As wildfires drive California insurance premiums up, will homeowners be able to keep up?
At first, Lucy Reynolds was unnerved by the non-renewal notice from the insurance company two years ago.
Mortgaged homes must have coverage, so Reynolds and her husband needed to find a replacement, quick. She was turned down by her neighbor’s carrier and an insurance agent spent a week looking for ways to cover their ranch-style home in the foothills of El Dorado County.
They landed with the Hartford Insurance Company, only their premium was 17 percent higher after receiving a discount through AARP.
“When we bought the house we had no trouble getting insurance,” Reynolds said. “I’ve heard anecdotal stories of people having to pay twice as much as they had before so I felt fortunate that we only had a (17 percent) increase.”
More and more, insurance companies are casting a wary eye on Californians who live in wildfire-prone areas, choosing not to renew policies or drop some homeowners’ coverage altogether.
Researchers have found that as wildfires become less predictable and more potent, the industry that relies on spreading out risk is in retreat in some parts of California. Some homeowners now buy more expensive insurance products that offer fewer protections and less coverage in case of a catastrophe.
Consumer advocates and industry groups say the state’s property insurance market is not yet in a crisis, but the recent spate of intense wildfires will portend lasting change. The Camp Fire that burned through the town of Paradise was only the latest in a string of blazes experts say are growing larger, moving faster and causing more destruction than fires in previous years.
The buildup of foothill communities in the last two decades means many now live in harm’s way - and that risk will come with a price.
“I think consumers are going to have to get used to paying more for their homeowners’ insurance,” said Amy Bach, executive director of the insurance advocacy group United Policyholders.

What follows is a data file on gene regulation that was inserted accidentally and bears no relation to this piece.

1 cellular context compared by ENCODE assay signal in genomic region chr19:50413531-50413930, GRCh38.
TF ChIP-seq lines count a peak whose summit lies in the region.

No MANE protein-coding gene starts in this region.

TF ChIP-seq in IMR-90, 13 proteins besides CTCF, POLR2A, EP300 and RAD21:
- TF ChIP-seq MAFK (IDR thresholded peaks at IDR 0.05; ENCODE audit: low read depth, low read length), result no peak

“The days of your annual premium being under $1,000 are coming to an end here in California. The question is how much more are they (premiums) going to jump.”
Wildfires are already reshaping the homeowners’ insurance market. Some insurance sellers have already noticed the difference. A half-dozen brokers and agents interviewed by The Bee said finding coverage has become more challenging in the last five years.
“All these major companies started pulling out quietly. People got non-renewals; people got flat-out canceled. There are companies that are still doing that today,” said Joyce Howard, a broker in Auburn who specialized in high-risk properties until she sold her book of clients in November.
If a homeowner is denied coverage by an insurer three times, they can buy fire insurance through the FAIR Plan - the state’s insurer of last resort. Since 2011, the organization has seen enrollment fall by 5 percent, but policyholders in counties that border wildlands now account for a greater share than before.
In a state-funded study, researchers found that between 2007 and 2015, insurers renewed fewer policies in ZIP codes in and around the city of San Bernardino and the Sierra foothills of Placer, Nevada and El Dorado counties.
While insurers pulled back from the places with a higher concentration of risky properties, the FAIR Plan saw a distinct increase in market share, according to the study published by the RAND Corporation in September. FAIR Plan officials, when reached, said the increase does not pose a challenge and the organization can adjust.
“The question is how fast are premiums changing. We’ve found that between 2007 and 2014 the premiums in the high-risk areas that we identified rose by about 12 percent. The premiums in the low-risk areas actually fell by the same amount,” said Lloyd Dixon, a RAND economist and co-author of the study.
“You have this situation where overall in the low-risk areas of the state, premiums are actually trending downward but you’re seeing in those high-risk ZIP codes where premiums are actually increasing,” said Dixon.
Still, Dixon said companies argue that even though the cost of homeowners’ insurance has climbed in hazardous areas, the price many pay still does not reflect the full risk because of state regulations.
The state limits rate increases to 6.9 percent, and anything over that can be challenged. Losses paid out from wildfires and other calamities are factored into a 20-year average. As larger and larger claims are paid from the onslaught of fires, experts say premiums will inevitably rise.
That could have some bearing on the state’s real estate market if consumers find it too difficult to obtain affordable coverage when buying or selling a house. But Bach and others do not foresee an exodus from those places where wildlands blend into small cities.